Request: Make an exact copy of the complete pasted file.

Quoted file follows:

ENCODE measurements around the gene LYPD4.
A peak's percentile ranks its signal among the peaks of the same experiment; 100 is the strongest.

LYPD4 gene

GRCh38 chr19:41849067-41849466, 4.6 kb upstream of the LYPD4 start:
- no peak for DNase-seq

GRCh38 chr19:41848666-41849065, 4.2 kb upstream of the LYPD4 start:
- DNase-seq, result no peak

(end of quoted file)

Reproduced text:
ENCODE measurements around the gene LYPD4.
A peak's percentile ranks its signal among the peaks of the same experiment; 100 is the strongest.

LYPD4 gene

GRCh38 chr19:41849067-41849466, 4.6 kb upstream of the LYPD4 start:
- no peak for DNase-seq

GRCh38 chr19:41848666-41849065, 4.2 kb upstream of the LYPD4 start:
- DNase-seq, result no peak